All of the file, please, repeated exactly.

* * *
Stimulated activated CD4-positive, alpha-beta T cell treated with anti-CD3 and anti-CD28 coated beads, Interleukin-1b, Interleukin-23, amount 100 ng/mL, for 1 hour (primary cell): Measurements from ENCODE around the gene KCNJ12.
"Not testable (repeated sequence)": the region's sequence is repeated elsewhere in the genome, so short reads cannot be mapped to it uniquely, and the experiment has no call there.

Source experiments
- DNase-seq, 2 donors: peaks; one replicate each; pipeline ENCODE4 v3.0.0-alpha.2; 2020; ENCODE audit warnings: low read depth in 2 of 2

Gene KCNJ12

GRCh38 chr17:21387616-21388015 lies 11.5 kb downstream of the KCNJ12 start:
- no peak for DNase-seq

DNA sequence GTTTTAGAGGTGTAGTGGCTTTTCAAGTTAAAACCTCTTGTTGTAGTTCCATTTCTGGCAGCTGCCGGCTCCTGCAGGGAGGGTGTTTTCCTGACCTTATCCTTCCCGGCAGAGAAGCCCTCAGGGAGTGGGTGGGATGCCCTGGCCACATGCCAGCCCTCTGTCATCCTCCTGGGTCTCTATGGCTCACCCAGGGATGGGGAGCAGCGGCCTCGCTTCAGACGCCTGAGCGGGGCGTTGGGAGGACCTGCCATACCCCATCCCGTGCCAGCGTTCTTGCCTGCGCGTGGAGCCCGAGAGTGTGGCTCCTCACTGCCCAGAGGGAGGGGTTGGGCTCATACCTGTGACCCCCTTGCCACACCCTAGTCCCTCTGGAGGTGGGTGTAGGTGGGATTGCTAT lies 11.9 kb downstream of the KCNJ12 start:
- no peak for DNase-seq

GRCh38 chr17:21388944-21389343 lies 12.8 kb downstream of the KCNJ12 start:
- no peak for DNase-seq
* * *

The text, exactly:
Stimulated activated CD4-positive, alpha-beta T cell treated with anti-CD3 and anti-CD28 coated beads, Interleukin-1b, Interleukin-23, amount 100 ng/mL, for 1 hour (primary cell): Measurements from ENCODE around the gene KCNJ12.
"Not testable (repeated sequence)": the region's sequence is repeated elsewhere in the genome, so short reads cannot be mapped to it uniquely, and the experiment has no call there.

Source experiments
- DNase-seq, 2 donors: peaks; one replicate each; pipeline ENCODE4 v3.0.0-alpha.2; 2020; ENCODE audit warnings: low read depth in 2 of 2

Gene KCNJ12

GRCh38 chr17:21387616-21388015 lies 11.5 kb downstream of the KCNJ12 start:
- no peak for DNase-seq

DNA sequence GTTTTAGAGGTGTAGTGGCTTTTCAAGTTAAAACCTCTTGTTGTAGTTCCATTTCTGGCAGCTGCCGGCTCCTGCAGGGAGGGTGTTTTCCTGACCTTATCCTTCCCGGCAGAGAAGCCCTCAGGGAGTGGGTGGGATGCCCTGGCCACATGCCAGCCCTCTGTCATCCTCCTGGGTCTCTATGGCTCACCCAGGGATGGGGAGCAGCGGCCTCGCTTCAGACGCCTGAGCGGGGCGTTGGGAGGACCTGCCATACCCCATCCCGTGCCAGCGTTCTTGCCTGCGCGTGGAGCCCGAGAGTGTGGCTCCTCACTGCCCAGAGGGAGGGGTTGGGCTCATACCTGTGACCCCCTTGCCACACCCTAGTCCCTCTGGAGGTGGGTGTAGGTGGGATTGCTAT lies 11.9 kb downstream of the KCNJ12 start:
- no peak for DNase-seq

GRCh38 chr17:21388944-21389343 lies 12.8 kb downstream of the KCNJ12 start:
- no peak for DNase-seq